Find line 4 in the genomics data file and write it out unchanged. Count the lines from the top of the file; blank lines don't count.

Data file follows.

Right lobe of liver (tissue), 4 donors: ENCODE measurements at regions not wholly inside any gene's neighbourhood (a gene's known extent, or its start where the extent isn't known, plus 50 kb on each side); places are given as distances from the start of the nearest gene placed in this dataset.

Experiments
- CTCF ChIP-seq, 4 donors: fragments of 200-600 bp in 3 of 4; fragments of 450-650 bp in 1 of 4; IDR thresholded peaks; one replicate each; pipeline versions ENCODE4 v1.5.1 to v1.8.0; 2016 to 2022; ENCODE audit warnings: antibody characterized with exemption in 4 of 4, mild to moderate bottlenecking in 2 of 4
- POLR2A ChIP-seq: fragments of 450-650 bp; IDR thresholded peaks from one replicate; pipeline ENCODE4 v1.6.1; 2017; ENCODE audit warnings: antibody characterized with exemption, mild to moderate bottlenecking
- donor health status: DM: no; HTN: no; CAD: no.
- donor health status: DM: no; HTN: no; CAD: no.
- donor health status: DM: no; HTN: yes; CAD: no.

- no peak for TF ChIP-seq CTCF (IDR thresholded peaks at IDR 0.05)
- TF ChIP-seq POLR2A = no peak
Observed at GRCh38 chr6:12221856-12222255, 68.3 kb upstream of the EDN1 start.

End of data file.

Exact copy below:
- POLR2A ChIP-seq: fragments of 450-650 bp; IDR thresholded peaks from one replicate; pipeline ENCODE4 v1.6.1; 2017; ENCODE audit warnings: antibody characterized with exemption, mild to moderate bottlenecking